Critics of Voter ID amendment to court: Legislature is misleading voters

Groups that are challenging the proposed Constitutional amendment that would require an ID to vote filed paperwork with the Minnesota Supreme Court in advance of the hearing later this month. They say if the court approves the ballot question as is, it will send the message that the Legislature is free to mislead or deceive voters.
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Groups that are challenging the proposed Constitutional amendment that would require an ID to vote filed paperwork with the Minnesota Supreme Court in advance of the hearing later this month. They say if the court approves the ballot question as is, it will send the message that the Legislature is free to mislead or deceive voters.

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Critics of the Voter ID question on Minnesota's fall ballot will have their day in court on July 17th. The state Supreme Court will hear arguments then on a petition to have the question removed from the ballot. Four groups argue the question does not accurately describe the amendment.

Secretary of State: MN needs final word on Voter ID language by late August

Secretary of State Mark Ritchie tells the Minnesota Supreme Court that election officials need to know by August 27th whether the voter ID question will be on the November ballot. The Legislature voted to put the Constitutional amendment before voters. But a lawsuit claims the question is misleading and should be changed or left off the ballot. Justices will hear arguments in the case on July 17th.

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The Minnesota Supreme Court heard arguments Tuesday afternoon in a lawsuit aimed at keeping the voter ID constitutional amendment off of the statewide ballot. The American Civil Liberties Union of Minnesota, League of Women Voters Minnesota and other anti-amendment groups are asking the court to strike down the ballot question. They claim its wording is too vague and misleading.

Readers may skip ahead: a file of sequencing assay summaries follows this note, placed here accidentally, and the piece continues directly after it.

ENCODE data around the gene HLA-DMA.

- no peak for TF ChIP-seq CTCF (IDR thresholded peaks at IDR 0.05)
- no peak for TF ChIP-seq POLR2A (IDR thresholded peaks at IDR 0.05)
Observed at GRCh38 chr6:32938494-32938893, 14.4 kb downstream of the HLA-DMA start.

Backers of voter ID hope to intervene in lawsuit

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Supreme Court won't extend time limits as lawyers argue amendment titles

Minnesota Supreme Court justices will hear arguments Tuesday about the titles of the Constitutional amendments that will appear on the fall ballot. Backers of the marriage and voter ID amendments want the court to get rid of the titles supplied by Secretary of State Mark Ritchie and restore the original titles the Legislature wrote. The court refused to extend the time limits for attorneys to make their arguments.

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Voter ID amendment advances at Capitol

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Ritchie's critics urge court to reverse amendment title change

Minnesota Secretary of State Mark Ritchie's changes to the title that will appear over the marriage amendment on the fall ballot came under attack in papers filed with the state Supreme Court. Lawyers for Republican lawmakers and other backers of the amendment say Ritchie's changes will make voters less likely to approve the Constitutional amendment. They also argue that it's up to the Legislature - not the Secretary of State - to write the title. A hearing before the court is coming up later this month.